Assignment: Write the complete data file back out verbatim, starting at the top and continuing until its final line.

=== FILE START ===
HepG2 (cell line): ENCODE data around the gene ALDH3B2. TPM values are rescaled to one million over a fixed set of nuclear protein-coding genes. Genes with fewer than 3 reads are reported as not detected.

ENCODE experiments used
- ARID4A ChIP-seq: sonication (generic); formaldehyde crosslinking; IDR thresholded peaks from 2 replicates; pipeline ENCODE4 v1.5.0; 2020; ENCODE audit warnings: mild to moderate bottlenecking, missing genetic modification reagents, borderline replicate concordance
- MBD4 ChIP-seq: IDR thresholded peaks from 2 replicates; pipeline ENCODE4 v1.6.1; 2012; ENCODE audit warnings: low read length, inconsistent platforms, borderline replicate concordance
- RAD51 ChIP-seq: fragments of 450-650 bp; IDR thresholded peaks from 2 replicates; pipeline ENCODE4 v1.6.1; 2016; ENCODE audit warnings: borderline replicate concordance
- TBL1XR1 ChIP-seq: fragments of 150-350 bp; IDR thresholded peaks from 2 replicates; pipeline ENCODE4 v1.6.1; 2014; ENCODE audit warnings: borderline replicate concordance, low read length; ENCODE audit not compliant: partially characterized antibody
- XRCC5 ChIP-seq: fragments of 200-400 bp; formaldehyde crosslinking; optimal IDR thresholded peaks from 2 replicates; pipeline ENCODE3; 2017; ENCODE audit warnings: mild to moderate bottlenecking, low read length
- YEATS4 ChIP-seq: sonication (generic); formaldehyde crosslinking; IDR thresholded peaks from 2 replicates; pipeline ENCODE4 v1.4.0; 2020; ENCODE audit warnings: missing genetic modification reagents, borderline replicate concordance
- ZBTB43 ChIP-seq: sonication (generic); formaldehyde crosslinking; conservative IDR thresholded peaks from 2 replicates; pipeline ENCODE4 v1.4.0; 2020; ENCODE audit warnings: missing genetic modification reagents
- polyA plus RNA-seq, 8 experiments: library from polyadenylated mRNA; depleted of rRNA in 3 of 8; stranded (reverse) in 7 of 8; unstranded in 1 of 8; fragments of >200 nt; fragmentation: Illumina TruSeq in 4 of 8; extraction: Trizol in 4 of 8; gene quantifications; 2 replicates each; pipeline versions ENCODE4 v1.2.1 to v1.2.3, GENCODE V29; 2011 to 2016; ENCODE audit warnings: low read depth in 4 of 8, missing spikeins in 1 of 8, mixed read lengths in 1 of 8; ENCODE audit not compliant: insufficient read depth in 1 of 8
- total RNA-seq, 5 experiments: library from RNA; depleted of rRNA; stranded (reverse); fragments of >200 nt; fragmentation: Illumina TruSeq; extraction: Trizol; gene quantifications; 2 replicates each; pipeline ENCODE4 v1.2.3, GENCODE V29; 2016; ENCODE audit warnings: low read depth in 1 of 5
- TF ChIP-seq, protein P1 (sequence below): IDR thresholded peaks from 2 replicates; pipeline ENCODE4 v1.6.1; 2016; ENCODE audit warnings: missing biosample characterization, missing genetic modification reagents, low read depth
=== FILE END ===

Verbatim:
HepG2 (cell line): ENCODE data around the gene ALDH3B2. TPM values are rescaled to one million over a fixed set of nuclear protein-coding genes. Genes with fewer than 3 reads are reported as not detected.

ENCODE experiments used
- ARID4A ChIP-seq: sonication (generic); formaldehyde crosslinking; IDR thresholded peaks from 2 replicates; pipeline ENCODE4 v1.5.0; 2020; ENCODE audit warnings: mild to moderate bottlenecking, missing genetic modification reagents, borderline replicate concordance
- MBD4 ChIP-seq: IDR thresholded peaks from 2 replicates; pipeline ENCODE4 v1.6.1; 2012; ENCODE audit warnings: low read length, inconsistent platforms, borderline replicate concordance
- RAD51 ChIP-seq: fragments of 450-650 bp; IDR thresholded peaks from 2 replicates; pipeline ENCODE4 v1.6.1; 2016; ENCODE audit warnings: borderline replicate concordance
- TBL1XR1 ChIP-seq: fragments of 150-350 bp; IDR thresholded peaks from 2 replicates; pipeline ENCODE4 v1.6.1; 2014; ENCODE audit warnings: borderline replicate concordance, low read length; ENCODE audit not compliant: partially characterized antibody
- XRCC5 ChIP-seq: fragments of 200-400 bp; formaldehyde crosslinking; optimal IDR thresholded peaks from 2 replicates; pipeline ENCODE3; 2017; ENCODE audit warnings: mild to moderate bottlenecking, low read length
- YEATS4 ChIP-seq: sonication (generic); formaldehyde crosslinking; IDR thresholded peaks from 2 replicates; pipeline ENCODE4 v1.4.0; 2020; ENCODE audit warnings: missing genetic modification reagents, borderline replicate concordance
- ZBTB43 ChIP-seq: sonication (generic); formaldehyde crosslinking; conservative IDR thresholded peaks from 2 replicates; pipeline ENCODE4 v1.4.0; 2020; ENCODE audit warnings: missing genetic modification reagents
- polyA plus RNA-seq, 8 experiments: library from polyadenylated mRNA; depleted of rRNA in 3 of 8; stranded (reverse) in 7 of 8; unstranded in 1 of 8; fragments of >200 nt; fragmentation: Illumina TruSeq in 4 of 8; extraction: Trizol in 4 of 8; gene quantifications; 2 replicates each; pipeline versions ENCODE4 v1.2.1 to v1.2.3, GENCODE V29; 2011 to 2016; ENCODE audit warnings: low read depth in 4 of 8, missing spikeins in 1 of 8, mixed read lengths in 1 of 8; ENCODE audit not compliant: insufficient read depth in 1 of 8
- total RNA-seq, 5 experiments: library from RNA; depleted of rRNA; stranded (reverse); fragments of >200 nt; fragmentation: Illumina TruSeq; extraction: Trizol; gene quantifications; 2 replicates each; pipeline ENCODE4 v1.2.3, GENCODE V29; 2016; ENCODE audit warnings: low read depth in 1 of 5
- TF ChIP-seq, protein P1 (sequence below): IDR thresholded peaks from 2 replicates; pipeline ENCODE4 v1.6.1; 2016; ENCODE audit warnings: missing biosample characterization, missing genetic modification reagents, low read depth